Date: 5:00pm EDT March 22
Women on Fire: How Trump and the #MeToo Movement are Shaping the 2018 Elections
In 2018, an unprecedented number of women have filed as candidates for political office. This panel, moderated by Dr. Melissa Deckman, considers the reasons we are seeing an uptick in women candidates, how the Trump presidency and the #MeToo movement relate to this trend, and what women’s chances are for success.
Vanessa Williams is a staff writer on the National desk at The Washington Post, where she has worked since 1996. She currently writes about race and gender issues in the current tumultuous state of our political institutions. Ms. Williams joined The Post as a reporter covering D.C. City Hall. She has also been an editor on the Metro and National desks. Before joining the Post, Ms. Williams was a reporter/writer for the Philadelphia Inquirer, where she covered local and state government and politics. She began her career at her hometown newspaper, The St. Petersburg Times, in Florida. Ms. Williams is a longtime member of the National Association of Black Journalists, of which she served as president from 1997-1999. Ms. Williams is a graduate of Florida State University, with a Bachelor’s degree in English.
Kelly Dittmar is an Assistant Professor of Political Science at Rutgers University–Camden and Scholar at the Center for American Women and Politics at the Eagleton Institute of Politics. She is the author of Navigating Gendered Terrain: Stereotypes and Strategy in Political Campaigns (Temple University Press, 2015), as well as a forthcoming volume on women’s representation in the U.S. Congress (with Kira Sanbonmatsu and Susan Carroll). Dittmar’s research focuses on gender and American political institutions with a particular focus on how gender informs campaigns and the impact of gender diversity among elites and professionals in policy and political decisions, priorities, and processes. At CAWP, Dittmar manages national research projects, helps to develop and implement CAWP’s research agenda, and contributes to CAWP reports, publications, and analyses. This year, she directs Gender Watch 2018, a project to monitor and analyze gender dynamics in the 2018 election. She has been an expert source and commentator for media outlets including MSNBC, NPR, PBS, the New York Times and the Washington Post. Dittmar earned her B.A. from Aquinas College in Grand Rapids, MI and her Ph.D. from Rutgers University-New Brunswick.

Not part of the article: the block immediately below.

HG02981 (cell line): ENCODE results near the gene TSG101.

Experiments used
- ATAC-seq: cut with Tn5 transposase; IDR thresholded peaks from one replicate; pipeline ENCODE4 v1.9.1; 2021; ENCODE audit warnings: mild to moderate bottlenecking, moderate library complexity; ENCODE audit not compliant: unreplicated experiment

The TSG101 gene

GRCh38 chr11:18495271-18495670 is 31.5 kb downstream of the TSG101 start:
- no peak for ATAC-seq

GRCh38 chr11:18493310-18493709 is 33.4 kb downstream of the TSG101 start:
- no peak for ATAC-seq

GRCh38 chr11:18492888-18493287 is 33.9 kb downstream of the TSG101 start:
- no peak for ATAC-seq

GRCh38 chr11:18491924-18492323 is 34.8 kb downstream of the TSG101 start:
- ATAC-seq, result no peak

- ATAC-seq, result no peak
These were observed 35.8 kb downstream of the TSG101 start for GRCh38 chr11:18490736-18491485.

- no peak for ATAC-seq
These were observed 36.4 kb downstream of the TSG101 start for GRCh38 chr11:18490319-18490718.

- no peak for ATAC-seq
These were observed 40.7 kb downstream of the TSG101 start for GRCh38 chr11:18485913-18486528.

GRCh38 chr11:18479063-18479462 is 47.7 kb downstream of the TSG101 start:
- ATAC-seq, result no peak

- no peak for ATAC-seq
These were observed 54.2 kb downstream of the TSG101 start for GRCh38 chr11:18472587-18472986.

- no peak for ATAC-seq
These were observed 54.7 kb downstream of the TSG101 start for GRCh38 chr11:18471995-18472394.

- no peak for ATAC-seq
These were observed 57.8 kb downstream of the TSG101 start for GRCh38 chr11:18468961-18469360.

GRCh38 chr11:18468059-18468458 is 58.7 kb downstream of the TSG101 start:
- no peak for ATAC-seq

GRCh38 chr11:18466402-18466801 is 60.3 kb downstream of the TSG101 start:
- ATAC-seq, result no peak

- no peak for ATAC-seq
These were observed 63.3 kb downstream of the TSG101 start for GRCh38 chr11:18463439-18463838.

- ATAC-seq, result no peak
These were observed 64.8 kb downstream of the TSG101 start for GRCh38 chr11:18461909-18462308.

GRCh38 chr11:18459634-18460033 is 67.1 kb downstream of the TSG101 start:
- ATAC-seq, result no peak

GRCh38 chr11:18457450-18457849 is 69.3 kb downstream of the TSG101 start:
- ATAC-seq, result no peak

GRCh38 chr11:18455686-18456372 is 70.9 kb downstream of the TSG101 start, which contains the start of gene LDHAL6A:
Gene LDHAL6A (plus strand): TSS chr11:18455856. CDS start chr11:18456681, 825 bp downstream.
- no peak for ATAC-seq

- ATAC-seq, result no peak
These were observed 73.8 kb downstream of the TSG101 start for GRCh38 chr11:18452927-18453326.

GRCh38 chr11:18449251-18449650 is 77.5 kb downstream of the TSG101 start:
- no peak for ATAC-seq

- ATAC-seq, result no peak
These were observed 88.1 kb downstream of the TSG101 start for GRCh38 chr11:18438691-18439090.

Krish Vignarajah is running for Governor in the state of Maryland. She served in the Obama White House as Policy Director for First Lady Michelle Obama and at the State Department as Senior Advisor under Secretary of State Hillary Clinton and Secretary of State John Kerry. Before joining the White House, Krish worked at McKinsey & Company, where she consulted for Fortune 100 companies, practiced law at Jenner & Block in Washington, DC, clerked for Chief Judge Michael Boudin on the U.S. Court of Appeals for the First Circuit, and taught at Georgetown University as an adjunct. An advocate of women and girls, Krish has spoken widely on this subject, including to young women at Western High School as well as at Hood College where she recently delivered the commencement address at Hood College, which was recognized by BuzzFeed as the #4 Most Inspiring Speech of 2017.
Dr. Melissa Deckman is the Louis L. Goldstein Professor of Public Affairs and chairs the Political Science Department at Washington College. Professor Deckman’s areas of specialty include religion and politics, women and politics, and state and local politics. Her latest book is Tea Party Women: Mama Grizzlies, Grassroots Leaders, and the Changing Face of the American Right (May 2016: NYU Press) The updated third edition of her best-selling textbook, Women and Politics, written with Julie Dolan and Michele Swers, and which analyzes the 2016 presidential election, is now available through Rowman & Littlefield. Dr. Deckman is also an affiliated scholar and chair of the board of the Public Religion Research Institute.